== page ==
Thursday, 4 August 2016

SUPPLY CHAIN RISK MANAGEMENT-1

1.  DEFINITION:

Supply Chain Risk Management (SCRM) is the implementation of strategies to manage both everyday and exceptional risks along the supply chain based on continuous risk assessment with the objective of reducing vulnerability and ensuring continuity. (Source: Cranfield University, School of Management).


Risk= Probability of Occurrence x Consequences


2.  Risk Management Process:

The process begins with identifying internal and external environments. Mapping its supply chain can help an enterprise identify the risks it faces and how best to prioritize and address them. Once a firm understands how to identify risks, it may undertake risk identification and assessment, which includes risk identification, risk analysis, and risk evaluation. If a firm has identified and prioritized the risks that it faces, it can devise risk treatment plans. This includes measures to protect the supply chain from risks, plans to respond to events that these risks may cause, and plans to continue operations in the face of disruptions and fully recovering from them. This may also involve determining ways to measure risks and the effectiveness of plans to limit them or to respond to disruptions.




              i.        RISK IDENTIFICATION

Risk identification might begin with brainstorming sessions, previous risk assessments, surveys, or still other efforts to identify and list potential risks within supply-chain processes. In any project risk can be categorized as:

-        Supply Risk
-        Process Risk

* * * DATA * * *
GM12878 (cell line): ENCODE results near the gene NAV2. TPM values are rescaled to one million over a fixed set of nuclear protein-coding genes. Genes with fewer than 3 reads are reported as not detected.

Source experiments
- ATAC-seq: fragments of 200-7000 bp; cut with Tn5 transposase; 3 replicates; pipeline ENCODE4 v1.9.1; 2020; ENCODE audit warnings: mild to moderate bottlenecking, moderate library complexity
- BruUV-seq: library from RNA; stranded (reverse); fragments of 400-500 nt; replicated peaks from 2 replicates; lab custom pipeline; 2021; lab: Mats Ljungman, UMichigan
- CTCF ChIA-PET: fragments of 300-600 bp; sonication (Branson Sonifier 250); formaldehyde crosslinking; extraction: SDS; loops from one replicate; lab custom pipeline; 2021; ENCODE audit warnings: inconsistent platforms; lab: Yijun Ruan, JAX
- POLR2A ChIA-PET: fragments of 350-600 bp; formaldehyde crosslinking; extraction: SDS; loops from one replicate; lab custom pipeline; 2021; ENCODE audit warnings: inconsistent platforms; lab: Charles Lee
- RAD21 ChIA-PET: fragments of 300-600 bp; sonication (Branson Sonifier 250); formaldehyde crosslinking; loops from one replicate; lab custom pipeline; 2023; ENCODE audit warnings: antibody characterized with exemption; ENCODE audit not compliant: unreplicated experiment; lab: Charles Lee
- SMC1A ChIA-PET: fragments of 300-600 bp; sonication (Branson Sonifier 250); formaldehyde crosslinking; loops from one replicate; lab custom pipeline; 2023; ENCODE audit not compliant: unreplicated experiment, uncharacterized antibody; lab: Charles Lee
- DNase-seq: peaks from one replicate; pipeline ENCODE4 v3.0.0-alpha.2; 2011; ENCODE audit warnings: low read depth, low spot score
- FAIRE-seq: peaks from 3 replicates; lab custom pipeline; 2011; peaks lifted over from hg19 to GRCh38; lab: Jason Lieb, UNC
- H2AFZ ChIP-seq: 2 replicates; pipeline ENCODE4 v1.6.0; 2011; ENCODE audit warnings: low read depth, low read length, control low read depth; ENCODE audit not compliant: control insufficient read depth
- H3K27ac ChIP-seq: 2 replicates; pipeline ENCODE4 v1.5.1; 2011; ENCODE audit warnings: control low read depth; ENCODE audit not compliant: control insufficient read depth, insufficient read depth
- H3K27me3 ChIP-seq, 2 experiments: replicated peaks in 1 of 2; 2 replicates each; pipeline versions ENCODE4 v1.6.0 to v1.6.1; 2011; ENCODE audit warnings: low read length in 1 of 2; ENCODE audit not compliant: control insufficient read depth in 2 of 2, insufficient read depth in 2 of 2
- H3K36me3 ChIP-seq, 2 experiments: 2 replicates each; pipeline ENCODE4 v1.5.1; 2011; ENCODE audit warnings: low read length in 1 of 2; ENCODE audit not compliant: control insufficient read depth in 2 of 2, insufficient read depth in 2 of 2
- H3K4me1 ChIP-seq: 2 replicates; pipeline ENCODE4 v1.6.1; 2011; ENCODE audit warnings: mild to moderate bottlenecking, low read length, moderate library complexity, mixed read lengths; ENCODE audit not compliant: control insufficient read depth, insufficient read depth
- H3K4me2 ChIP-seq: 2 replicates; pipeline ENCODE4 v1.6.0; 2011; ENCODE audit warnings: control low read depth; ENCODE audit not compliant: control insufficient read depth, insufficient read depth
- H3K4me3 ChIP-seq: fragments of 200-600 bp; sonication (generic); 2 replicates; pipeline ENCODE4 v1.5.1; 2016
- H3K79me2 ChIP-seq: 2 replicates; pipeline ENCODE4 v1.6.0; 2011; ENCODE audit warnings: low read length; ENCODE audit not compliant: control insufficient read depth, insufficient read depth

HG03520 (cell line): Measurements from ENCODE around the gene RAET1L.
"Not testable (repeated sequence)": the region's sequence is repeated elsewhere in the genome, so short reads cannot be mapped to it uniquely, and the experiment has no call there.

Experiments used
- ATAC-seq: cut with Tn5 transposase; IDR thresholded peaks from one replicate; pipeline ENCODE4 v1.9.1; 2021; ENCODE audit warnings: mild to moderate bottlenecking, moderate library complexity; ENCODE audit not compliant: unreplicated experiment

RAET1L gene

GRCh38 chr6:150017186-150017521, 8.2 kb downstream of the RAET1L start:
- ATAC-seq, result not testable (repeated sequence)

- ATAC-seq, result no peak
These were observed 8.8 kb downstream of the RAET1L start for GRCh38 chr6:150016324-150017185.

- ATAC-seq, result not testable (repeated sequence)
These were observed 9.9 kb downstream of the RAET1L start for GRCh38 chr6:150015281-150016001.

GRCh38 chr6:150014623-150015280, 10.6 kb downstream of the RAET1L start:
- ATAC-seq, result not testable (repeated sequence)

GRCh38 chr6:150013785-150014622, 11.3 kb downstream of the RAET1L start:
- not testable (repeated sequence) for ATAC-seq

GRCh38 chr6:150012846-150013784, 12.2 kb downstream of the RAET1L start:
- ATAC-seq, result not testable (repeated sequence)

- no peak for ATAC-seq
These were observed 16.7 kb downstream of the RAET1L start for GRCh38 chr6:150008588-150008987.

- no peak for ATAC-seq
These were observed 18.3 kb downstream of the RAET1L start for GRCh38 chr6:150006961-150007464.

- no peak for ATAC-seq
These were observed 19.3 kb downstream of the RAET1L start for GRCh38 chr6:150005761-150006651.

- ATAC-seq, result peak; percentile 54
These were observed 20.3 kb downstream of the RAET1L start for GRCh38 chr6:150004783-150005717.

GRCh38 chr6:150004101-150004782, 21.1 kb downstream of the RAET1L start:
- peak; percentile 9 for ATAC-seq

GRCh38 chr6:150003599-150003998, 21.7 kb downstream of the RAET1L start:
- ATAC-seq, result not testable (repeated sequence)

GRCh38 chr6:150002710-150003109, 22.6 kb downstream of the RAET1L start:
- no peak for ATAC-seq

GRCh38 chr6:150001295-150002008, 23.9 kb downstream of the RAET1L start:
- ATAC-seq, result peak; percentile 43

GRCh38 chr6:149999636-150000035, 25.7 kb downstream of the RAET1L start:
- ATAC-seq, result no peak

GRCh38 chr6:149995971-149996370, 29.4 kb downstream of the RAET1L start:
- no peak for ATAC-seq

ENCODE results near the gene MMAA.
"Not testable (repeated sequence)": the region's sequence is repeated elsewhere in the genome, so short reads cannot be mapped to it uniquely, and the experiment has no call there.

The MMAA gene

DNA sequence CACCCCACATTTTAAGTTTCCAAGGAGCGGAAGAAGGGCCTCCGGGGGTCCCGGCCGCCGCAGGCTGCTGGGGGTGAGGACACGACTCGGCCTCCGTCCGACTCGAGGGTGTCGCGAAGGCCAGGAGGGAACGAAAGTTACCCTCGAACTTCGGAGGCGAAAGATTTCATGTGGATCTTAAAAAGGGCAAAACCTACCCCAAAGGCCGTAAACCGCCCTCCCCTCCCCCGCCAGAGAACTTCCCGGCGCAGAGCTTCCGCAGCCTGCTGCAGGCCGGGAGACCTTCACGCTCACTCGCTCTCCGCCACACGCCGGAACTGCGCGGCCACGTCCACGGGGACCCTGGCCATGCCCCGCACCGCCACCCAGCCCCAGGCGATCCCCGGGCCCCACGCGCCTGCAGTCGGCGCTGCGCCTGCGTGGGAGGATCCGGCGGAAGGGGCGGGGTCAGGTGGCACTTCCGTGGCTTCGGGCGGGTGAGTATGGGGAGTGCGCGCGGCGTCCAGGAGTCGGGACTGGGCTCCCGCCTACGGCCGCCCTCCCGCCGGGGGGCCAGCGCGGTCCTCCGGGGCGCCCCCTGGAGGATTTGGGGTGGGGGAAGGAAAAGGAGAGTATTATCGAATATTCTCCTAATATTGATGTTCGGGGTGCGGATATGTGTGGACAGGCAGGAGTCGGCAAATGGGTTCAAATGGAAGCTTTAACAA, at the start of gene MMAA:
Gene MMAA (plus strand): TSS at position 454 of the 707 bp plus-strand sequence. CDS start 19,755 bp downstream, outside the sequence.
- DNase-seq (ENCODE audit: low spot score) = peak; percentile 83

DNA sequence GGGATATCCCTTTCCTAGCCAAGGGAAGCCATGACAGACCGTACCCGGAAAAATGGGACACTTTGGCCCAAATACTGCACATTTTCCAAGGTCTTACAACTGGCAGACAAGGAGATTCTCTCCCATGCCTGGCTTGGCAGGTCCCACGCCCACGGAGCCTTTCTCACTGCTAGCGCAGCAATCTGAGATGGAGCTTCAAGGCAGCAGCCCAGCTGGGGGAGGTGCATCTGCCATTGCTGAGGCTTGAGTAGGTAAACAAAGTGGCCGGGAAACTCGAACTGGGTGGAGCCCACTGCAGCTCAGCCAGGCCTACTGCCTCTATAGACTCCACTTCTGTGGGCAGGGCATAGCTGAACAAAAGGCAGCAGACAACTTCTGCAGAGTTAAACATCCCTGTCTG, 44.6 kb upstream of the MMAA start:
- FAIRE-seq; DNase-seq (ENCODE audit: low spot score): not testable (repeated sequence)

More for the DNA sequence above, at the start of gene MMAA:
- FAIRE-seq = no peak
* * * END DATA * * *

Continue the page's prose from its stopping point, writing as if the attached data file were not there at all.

-        Demand Risk
-        Network/ Control Risk
-        Environmental Risk

-        SUPPLY RISK

Supply risk comes from dependency on key suppliers. It includes quality of supplied raw material, management of raw material and delay in provision due to transport, environmental or other accidental issue.

-        PROCESS RISK

Process risk comprises of productivity issues of both material and man power. A faulty equipment or machinery will affect the manufacturing process. Similarly ineffective staff or work crew will delay the process. Electric power failure, problem in computers or software and capacity shortage is classified as Process Risk.

-        DEMAND RISK

Inaccurate forecasts and unrealistic deadline may lead into quality issues which may cause loss of major customers. Innovative competitors in market may also lead a firm at shortage of demand.


-        NETWORK/CONTROL RISK

Lack of communication and collaboration, poor planning and security risk can be referred as Network/ Control Risk. Wrong administrator or rule maker and hierarchy levels in a firm/team create communication gap between employee and team player. Loss of data whether electronic or hard copy file can risk a firm a long time loss.

-        ENVIRONMENTAL RISK

Natural disasters and calamities are considered as Environmental Risk. Earthquake, hurricane or snow may cause destruction as well as long term delay of a project. Changes in government policies, economic recession and unavailability of technology are also categorized as Environmental Risk.

              ii.        RISK ANALYSIS

The risk analysis process should estimate the likelihood and consequence of risks facing a firm and accordingly prioritize them for ultimate treatment. Once an enterprise has identified its top risks, it may use more sophisticated methods, such as the bow-tie method, to fully understand the nature of the risk and to rate the likelihood and consequence of inherent risk (i.e., risk in the absence of any treatment) and residual risk (i.e., level of risk remaining after treatment).



Probabilistic studies of disaster such as earthquake or wind snow help out in planning. For example, we have charts for percentage increase of earthquake event over 50 years or 100 years. Also we have charts for maximum capable earthquake for an area. Similarly, we have charts for winds available.

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